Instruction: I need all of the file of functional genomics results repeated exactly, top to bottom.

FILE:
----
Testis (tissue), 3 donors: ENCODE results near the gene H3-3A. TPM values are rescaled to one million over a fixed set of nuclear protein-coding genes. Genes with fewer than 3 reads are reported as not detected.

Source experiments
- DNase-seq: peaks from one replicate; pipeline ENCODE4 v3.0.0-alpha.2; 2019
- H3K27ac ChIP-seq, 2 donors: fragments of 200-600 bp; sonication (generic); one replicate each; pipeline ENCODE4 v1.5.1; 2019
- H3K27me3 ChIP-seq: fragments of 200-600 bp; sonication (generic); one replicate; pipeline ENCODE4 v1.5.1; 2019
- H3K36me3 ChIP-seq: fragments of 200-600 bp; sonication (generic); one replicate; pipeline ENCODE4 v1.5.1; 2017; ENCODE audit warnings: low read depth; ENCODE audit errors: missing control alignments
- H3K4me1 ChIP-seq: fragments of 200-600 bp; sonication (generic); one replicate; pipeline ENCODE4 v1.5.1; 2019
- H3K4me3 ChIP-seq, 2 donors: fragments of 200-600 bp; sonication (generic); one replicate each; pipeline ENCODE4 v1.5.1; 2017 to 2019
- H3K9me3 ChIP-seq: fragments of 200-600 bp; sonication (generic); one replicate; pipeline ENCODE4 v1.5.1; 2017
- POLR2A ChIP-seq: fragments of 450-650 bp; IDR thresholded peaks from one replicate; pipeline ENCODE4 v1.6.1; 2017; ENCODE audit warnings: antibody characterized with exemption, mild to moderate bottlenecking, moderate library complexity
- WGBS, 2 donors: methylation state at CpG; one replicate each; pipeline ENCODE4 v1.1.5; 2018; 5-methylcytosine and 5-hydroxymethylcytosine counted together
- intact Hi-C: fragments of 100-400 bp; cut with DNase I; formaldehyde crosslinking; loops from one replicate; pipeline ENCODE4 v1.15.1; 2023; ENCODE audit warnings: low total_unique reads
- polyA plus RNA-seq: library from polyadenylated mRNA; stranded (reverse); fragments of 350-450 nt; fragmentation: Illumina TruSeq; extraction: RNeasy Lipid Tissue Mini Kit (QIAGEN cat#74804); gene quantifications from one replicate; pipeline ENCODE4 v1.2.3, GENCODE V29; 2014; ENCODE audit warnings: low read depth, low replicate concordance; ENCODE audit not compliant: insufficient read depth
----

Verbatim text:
Testis (tissue), 3 donors: ENCODE results near the gene H3-3A. TPM values are rescaled to one million over a fixed set of nuclear protein-coding genes. Genes with fewer than 3 reads are reported as not detected.

Source experiments
- DNase-seq: peaks from one replicate; pipeline ENCODE4 v3.0.0-alpha.2; 2019
- H3K27ac ChIP-seq, 2 donors: fragments of 200-600 bp; sonication (generic); one replicate each; pipeline ENCODE4 v1.5.1; 2019
- H3K27me3 ChIP-seq: fragments of 200-600 bp; sonication (generic); one replicate; pipeline ENCODE4 v1.5.1; 2019
- H3K36me3 ChIP-seq: fragments of 200-600 bp; sonication (generic); one replicate; pipeline ENCODE4 v1.5.1; 2017; ENCODE audit warnings: low read depth; ENCODE audit errors: missing control alignments
- H3K4me1 ChIP-seq: fragments of 200-600 bp; sonication (generic); one replicate; pipeline ENCODE4 v1.5.1; 2019
- H3K4me3 ChIP-seq, 2 donors: fragments of 200-600 bp; sonication (generic); one replicate each; pipeline ENCODE4 v1.5.1; 2017 to 2019
- H3K9me3 ChIP-seq: fragments of 200-600 bp; sonication (generic); one replicate; pipeline ENCODE4 v1.5.1; 2017
- POLR2A ChIP-seq: fragments of 450-650 bp; IDR thresholded peaks from one replicate; pipeline ENCODE4 v1.6.1; 2017; ENCODE audit warnings: antibody characterized with exemption, mild to moderate bottlenecking, moderate library complexity
- WGBS, 2 donors: methylation state at CpG; one replicate each; pipeline ENCODE4 v1.1.5; 2018; 5-methylcytosine and 5-hydroxymethylcytosine counted together
- intact Hi-C: fragments of 100-400 bp; cut with DNase I; formaldehyde crosslinking; loops from one replicate; pipeline ENCODE4 v1.15.1; 2023; ENCODE audit warnings: low total_unique reads
- polyA plus RNA-seq: library from polyadenylated mRNA; stranded (reverse); fragments of 350-450 nt; fragmentation: Illumina TruSeq; extraction: RNeasy Lipid Tissue Mini Kit (QIAGEN cat#74804); gene quantifications from one replicate; pipeline ENCODE4 v1.2.3, GENCODE V29; 2014; ENCODE audit warnings: low read depth, low replicate concordance; ENCODE audit not compliant: insufficient read depth